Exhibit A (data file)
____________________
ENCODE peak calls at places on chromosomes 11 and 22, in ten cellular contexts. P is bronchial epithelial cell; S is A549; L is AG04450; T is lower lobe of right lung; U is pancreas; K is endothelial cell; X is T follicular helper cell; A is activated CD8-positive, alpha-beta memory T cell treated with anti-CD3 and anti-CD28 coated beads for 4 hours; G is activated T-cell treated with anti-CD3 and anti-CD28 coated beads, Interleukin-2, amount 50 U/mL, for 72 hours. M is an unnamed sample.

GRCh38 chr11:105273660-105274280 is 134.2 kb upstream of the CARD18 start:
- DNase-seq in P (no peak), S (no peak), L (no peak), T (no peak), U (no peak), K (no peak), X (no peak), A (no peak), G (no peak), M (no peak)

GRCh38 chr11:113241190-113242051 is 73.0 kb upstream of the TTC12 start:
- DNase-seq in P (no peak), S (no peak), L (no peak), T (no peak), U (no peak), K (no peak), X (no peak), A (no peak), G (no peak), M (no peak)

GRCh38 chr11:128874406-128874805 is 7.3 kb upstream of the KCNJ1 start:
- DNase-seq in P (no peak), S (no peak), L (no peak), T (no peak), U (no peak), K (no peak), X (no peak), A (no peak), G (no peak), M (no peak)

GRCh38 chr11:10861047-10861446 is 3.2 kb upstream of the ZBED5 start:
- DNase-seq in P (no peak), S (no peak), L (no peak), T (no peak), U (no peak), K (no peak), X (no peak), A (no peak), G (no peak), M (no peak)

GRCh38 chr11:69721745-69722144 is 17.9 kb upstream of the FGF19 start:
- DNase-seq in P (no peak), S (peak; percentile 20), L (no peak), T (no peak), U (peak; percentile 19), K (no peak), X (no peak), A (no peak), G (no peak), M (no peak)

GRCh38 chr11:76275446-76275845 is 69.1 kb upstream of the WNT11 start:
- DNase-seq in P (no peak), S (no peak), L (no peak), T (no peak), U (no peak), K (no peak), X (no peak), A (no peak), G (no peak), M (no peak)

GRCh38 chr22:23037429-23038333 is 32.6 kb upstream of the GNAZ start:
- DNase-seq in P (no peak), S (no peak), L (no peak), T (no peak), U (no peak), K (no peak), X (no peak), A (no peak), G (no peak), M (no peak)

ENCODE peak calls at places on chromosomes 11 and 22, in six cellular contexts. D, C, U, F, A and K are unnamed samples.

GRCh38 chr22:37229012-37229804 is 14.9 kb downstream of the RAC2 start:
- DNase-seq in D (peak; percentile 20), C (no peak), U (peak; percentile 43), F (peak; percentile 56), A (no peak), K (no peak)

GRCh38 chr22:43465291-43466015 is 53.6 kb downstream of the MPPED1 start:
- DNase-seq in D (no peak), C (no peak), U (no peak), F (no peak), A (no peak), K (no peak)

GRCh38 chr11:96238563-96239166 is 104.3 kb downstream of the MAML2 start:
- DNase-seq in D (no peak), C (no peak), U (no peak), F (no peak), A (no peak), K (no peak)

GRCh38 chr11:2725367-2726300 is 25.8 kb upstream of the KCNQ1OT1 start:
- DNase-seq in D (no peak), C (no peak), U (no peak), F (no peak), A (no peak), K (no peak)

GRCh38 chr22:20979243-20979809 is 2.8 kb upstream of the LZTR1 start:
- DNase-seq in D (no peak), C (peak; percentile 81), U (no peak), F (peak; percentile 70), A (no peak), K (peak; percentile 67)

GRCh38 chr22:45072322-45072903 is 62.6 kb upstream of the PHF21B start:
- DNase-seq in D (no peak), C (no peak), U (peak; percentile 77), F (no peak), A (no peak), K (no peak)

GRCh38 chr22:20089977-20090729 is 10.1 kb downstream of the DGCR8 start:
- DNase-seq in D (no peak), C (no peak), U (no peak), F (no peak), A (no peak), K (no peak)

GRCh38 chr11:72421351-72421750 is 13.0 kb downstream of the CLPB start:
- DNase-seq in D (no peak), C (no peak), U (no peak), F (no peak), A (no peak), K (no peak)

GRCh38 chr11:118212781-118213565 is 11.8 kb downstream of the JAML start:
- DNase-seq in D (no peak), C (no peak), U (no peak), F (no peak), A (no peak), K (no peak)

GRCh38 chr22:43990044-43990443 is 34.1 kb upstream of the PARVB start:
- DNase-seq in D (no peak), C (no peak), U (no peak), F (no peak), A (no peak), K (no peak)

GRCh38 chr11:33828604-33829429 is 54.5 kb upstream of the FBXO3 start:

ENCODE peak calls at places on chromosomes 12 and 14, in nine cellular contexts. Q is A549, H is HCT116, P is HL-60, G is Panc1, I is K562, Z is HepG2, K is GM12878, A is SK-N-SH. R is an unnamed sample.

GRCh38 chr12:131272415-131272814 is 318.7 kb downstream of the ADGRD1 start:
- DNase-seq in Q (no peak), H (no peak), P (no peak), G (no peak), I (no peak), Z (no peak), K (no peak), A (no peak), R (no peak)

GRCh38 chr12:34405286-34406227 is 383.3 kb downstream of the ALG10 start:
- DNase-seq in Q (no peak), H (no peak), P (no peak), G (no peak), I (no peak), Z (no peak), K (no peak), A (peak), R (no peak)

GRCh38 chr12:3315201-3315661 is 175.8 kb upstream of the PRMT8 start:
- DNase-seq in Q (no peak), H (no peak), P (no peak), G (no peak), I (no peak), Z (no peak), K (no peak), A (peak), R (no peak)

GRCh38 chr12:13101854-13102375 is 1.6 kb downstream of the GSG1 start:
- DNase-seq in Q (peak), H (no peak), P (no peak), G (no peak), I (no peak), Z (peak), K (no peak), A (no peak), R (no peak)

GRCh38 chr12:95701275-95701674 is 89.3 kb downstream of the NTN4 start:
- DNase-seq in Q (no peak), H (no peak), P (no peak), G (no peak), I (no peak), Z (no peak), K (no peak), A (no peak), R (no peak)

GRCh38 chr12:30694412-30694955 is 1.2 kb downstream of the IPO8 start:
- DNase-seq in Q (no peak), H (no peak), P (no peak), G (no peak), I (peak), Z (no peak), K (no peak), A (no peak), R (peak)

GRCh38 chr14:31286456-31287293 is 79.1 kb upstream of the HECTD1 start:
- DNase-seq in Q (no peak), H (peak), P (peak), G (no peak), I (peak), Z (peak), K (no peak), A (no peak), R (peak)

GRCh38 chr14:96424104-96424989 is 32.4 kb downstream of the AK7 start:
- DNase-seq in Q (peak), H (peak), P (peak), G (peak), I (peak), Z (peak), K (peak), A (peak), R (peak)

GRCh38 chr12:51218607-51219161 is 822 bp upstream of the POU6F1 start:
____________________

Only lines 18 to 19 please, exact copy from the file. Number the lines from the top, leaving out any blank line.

- DNase-seq in D (peak; percentile 20), C (no peak), U (peak; percentile 43), F (peak; percentile 56), A (no peak), K (no peak)

GRCh38 chr22:43465291-43466015 is 53.6 kb downstream of the MPPED1 start: